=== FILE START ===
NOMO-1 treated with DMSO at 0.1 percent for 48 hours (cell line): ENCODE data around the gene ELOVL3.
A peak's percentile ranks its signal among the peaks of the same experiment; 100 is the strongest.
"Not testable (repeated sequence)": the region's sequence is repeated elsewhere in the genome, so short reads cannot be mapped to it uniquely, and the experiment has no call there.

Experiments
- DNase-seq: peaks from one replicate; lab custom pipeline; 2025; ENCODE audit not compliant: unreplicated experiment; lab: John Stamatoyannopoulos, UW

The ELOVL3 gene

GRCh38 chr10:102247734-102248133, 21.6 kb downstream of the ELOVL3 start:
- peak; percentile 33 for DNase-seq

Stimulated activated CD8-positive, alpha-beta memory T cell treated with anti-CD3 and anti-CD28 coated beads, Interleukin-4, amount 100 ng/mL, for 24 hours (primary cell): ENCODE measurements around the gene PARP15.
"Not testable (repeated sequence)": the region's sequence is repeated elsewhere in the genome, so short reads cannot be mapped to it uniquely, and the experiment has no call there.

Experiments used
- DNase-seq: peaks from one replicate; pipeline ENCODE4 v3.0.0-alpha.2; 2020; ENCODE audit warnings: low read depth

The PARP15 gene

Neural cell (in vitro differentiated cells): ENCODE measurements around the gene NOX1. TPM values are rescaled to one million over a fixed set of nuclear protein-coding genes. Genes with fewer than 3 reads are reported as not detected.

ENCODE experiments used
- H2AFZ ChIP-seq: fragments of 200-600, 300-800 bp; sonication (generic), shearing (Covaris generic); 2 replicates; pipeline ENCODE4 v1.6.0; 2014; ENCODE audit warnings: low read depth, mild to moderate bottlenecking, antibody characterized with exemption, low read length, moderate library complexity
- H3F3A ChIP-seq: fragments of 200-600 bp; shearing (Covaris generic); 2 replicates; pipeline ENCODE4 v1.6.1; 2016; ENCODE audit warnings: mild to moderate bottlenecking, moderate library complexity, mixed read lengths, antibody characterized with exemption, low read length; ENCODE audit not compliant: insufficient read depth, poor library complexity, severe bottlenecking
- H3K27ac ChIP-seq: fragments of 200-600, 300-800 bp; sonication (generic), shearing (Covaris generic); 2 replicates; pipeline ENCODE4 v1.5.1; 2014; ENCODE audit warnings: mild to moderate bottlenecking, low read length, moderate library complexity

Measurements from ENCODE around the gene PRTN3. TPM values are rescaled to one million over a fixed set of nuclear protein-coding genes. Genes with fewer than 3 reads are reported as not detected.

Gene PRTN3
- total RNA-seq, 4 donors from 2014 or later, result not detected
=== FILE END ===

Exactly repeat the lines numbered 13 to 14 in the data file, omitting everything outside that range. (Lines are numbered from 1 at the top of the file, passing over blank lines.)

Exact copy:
The PARP15 gene

Neural cell (in vitro differentiated cells): ENCODE measurements around the gene NOX1. TPM values are rescaled to one million over a fixed set of nuclear protein-coding genes. Genes with fewer than 3 reads are reported as not detected.